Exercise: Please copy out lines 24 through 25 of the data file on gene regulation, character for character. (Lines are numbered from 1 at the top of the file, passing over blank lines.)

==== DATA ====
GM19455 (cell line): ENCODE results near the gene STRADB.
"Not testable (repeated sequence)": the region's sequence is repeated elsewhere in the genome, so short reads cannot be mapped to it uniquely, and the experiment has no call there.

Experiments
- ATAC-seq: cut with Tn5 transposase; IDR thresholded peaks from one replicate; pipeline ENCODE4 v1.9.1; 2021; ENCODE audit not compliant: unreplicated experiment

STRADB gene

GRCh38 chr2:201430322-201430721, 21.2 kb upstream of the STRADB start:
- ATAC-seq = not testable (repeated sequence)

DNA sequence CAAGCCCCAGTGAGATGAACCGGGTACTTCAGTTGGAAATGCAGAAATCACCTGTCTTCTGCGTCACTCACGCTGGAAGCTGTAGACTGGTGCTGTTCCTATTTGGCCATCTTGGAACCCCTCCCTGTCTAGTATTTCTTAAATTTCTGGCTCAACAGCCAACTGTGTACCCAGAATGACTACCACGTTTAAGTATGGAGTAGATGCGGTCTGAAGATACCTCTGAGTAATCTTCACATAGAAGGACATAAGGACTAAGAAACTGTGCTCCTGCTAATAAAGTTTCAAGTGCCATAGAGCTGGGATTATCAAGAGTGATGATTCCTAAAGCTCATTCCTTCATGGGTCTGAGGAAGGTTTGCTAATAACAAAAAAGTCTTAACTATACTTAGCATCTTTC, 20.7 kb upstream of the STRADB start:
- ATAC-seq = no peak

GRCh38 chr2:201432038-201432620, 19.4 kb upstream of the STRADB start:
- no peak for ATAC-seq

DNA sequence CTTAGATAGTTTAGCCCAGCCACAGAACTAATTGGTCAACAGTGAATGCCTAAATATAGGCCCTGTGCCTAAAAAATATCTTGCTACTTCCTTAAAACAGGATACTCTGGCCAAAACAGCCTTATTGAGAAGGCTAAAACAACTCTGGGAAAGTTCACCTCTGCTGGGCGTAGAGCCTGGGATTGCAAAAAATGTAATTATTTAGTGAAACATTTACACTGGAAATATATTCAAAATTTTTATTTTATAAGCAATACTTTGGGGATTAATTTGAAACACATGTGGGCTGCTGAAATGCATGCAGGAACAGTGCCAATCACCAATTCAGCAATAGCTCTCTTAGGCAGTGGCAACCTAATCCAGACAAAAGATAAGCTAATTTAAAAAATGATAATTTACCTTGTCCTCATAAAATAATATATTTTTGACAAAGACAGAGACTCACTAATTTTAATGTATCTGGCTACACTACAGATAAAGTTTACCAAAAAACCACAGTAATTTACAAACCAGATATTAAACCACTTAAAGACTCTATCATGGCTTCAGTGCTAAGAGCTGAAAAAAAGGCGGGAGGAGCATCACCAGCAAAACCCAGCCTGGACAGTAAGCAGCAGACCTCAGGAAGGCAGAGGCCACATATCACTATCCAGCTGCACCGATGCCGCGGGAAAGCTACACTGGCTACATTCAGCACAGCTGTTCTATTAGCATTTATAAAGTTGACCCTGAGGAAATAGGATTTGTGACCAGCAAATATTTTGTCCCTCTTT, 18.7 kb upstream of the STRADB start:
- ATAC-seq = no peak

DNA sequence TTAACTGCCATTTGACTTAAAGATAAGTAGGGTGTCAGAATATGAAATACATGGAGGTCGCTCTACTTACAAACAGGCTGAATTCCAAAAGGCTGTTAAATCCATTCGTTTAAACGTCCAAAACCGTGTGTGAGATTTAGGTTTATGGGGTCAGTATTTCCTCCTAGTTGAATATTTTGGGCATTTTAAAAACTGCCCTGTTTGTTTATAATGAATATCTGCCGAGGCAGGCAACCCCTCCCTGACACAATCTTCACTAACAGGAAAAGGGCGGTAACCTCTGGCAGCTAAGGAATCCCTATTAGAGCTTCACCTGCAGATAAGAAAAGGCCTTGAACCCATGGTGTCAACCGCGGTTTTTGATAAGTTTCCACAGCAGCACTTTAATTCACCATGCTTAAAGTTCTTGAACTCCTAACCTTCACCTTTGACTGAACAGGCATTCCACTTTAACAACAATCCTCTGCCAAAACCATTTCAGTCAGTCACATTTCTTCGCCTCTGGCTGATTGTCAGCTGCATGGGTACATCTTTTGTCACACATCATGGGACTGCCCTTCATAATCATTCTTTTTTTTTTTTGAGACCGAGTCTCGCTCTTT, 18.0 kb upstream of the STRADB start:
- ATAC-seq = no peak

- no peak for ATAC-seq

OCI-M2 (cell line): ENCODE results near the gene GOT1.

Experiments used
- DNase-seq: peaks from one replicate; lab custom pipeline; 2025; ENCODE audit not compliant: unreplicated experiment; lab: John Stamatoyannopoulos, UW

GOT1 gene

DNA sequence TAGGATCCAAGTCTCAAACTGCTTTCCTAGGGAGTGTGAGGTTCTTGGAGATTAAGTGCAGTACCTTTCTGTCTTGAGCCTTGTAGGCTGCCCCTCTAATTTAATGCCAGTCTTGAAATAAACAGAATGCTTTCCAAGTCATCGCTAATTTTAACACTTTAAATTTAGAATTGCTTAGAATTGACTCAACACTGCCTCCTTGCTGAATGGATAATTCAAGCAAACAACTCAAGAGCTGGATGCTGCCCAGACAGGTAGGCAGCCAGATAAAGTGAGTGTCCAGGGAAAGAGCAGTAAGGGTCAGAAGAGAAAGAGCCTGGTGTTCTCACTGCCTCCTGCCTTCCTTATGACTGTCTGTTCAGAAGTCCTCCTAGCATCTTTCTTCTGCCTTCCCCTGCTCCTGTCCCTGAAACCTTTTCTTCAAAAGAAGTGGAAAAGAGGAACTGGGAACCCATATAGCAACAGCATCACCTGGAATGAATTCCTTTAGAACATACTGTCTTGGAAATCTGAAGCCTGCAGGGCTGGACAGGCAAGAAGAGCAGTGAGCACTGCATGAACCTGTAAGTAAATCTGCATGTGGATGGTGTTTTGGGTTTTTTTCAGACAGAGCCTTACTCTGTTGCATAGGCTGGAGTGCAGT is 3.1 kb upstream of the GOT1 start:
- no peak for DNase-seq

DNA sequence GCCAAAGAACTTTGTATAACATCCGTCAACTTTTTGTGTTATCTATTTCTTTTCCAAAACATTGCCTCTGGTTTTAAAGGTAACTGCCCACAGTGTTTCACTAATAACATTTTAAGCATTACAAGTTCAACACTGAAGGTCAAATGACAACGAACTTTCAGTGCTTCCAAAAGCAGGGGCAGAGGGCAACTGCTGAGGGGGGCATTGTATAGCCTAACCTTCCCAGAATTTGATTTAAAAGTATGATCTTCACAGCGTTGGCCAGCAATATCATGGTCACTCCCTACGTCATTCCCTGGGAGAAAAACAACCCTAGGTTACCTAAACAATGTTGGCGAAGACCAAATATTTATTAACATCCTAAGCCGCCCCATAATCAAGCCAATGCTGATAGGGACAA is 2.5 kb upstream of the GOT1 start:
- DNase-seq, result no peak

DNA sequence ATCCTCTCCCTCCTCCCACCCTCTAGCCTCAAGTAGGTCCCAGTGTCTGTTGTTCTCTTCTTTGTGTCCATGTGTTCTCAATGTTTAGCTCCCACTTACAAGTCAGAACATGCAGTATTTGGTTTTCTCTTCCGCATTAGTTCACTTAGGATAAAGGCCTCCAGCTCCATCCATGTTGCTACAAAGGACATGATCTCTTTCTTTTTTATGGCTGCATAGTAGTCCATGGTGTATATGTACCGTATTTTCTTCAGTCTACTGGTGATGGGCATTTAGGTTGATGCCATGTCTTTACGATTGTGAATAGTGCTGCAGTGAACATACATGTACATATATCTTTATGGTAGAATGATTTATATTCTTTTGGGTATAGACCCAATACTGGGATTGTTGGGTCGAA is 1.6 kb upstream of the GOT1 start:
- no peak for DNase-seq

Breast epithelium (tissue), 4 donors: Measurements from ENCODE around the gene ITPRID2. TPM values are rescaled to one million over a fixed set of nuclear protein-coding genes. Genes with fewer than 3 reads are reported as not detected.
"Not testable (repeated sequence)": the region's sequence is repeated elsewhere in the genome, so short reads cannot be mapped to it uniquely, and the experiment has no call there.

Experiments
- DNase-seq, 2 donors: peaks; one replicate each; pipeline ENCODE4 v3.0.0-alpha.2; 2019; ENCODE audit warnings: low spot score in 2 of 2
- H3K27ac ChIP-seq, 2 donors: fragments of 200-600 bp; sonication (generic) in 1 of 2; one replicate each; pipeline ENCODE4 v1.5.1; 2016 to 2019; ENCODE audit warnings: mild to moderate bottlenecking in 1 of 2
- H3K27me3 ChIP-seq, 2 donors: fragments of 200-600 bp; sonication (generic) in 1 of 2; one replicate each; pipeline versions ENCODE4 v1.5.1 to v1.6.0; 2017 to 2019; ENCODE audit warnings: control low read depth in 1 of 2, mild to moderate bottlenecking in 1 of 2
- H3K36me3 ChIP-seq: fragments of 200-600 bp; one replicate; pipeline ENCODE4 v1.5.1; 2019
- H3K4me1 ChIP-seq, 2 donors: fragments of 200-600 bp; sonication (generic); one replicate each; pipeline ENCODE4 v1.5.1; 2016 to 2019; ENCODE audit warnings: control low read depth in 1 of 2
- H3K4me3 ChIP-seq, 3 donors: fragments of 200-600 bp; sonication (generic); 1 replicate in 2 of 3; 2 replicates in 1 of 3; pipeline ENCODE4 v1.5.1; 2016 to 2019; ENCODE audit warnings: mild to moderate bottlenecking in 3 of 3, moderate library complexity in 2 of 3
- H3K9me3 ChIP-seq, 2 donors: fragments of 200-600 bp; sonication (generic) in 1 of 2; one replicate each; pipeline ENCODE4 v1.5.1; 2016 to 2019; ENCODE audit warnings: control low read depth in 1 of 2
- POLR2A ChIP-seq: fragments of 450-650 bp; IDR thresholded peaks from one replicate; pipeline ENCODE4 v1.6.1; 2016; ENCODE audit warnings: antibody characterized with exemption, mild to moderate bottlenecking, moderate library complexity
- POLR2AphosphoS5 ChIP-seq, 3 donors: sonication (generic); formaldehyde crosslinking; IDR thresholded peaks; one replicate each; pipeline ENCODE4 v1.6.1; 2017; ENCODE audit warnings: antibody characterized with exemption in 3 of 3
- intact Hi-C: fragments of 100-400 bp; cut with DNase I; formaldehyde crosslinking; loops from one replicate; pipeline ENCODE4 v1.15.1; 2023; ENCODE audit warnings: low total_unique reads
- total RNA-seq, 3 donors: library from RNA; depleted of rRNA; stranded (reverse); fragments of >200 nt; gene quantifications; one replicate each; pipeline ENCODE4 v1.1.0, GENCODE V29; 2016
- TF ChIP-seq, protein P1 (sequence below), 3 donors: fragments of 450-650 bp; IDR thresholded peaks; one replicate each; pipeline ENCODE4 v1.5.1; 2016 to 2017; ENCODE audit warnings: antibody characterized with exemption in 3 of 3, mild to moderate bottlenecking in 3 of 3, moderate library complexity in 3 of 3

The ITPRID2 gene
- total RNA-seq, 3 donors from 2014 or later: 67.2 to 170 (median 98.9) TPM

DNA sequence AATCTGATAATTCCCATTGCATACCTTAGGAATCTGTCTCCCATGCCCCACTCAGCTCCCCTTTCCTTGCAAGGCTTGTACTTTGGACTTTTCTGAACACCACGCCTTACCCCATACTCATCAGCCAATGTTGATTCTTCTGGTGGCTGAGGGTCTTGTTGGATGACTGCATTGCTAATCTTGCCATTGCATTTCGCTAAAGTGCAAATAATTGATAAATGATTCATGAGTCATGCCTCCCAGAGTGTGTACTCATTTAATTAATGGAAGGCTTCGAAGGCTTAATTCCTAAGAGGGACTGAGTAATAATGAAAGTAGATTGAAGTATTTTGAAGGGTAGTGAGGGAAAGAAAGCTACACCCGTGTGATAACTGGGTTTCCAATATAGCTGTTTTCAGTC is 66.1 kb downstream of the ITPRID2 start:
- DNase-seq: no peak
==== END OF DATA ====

- DNase-seq, result no peak

DNA sequence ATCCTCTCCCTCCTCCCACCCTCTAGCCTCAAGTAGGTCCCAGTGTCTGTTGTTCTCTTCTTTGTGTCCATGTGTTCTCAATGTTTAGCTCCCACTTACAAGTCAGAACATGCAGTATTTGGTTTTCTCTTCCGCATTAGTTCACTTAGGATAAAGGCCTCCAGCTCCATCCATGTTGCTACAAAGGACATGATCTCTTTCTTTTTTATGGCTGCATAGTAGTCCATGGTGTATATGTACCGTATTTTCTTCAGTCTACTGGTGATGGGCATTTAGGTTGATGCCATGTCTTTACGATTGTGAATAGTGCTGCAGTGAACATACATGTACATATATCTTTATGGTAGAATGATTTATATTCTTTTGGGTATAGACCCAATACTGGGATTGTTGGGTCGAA is 1.6 kb upstream of the GOT1 start: